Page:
Footloose at 95
Last week, The New York Times posed a fun question: “Could learning to dance the minuet or fandango help to protect our brains from aging?”
Writing for the Well section, author Gretchen Reynolds highlighted a new study from the University of Illinois at Urbana. It found that formerly sedentary people in their 60s and 70s had improved brain function and health as they took up dancing.
In the span of just six months, the “cognitive demands of dancing” increased the white matter in a part of the brain that helps run memory and quick thinking.
Dance therapy is gaining popularity among researchers and those working in rehabilitation, such as Laura Dressler, a wellness director for the Good Samaritan Society. The complexity of learning and repeating dance steps stimulates the brain and body and may provide a protective effect against dementia in older adults. Beyond all the science, it’s also a lot of fun.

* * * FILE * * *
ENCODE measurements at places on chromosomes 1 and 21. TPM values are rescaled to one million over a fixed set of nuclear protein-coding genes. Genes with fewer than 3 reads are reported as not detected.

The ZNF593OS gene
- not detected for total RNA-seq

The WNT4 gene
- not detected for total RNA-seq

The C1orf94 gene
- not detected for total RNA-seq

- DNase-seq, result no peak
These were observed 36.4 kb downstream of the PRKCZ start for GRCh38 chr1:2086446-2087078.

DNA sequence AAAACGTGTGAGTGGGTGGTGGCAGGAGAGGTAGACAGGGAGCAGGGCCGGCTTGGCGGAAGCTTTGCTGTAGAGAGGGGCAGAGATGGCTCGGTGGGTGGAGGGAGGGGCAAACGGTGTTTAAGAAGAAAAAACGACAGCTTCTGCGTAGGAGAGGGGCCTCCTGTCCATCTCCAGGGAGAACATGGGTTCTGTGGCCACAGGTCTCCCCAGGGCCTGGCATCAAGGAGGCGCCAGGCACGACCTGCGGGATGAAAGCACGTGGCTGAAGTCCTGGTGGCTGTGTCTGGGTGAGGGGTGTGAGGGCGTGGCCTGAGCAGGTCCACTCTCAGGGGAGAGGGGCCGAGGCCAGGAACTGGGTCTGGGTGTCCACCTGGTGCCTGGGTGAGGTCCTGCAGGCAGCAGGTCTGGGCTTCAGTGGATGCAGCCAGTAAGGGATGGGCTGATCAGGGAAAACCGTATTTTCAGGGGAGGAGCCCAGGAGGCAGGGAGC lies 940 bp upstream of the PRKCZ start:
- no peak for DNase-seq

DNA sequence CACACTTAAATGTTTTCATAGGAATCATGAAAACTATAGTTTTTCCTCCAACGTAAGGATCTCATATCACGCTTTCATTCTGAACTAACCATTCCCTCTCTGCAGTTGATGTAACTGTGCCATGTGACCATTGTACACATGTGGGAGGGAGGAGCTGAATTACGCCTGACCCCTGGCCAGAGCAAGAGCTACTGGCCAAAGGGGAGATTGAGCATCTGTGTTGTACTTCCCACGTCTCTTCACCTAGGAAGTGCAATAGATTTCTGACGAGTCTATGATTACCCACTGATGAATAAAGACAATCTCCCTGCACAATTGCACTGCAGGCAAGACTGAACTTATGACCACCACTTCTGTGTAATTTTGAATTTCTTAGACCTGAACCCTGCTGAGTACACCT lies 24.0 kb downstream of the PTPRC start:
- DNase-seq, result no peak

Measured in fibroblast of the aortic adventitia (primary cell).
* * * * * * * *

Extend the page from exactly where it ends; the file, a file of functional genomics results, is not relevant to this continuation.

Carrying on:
Laura uses dance as therapy at the Good Samaritan Society in Sioux Falls, South Dakota. She recently met Vern Just, a 95-year-old whose love of dance has helped him regain his balance, return to the golf course and renew a shared pastime with his wife, Gloria.
Click here for more from Vern and Gloria.
Video by Lonnie Nichols, Good Samaritan Society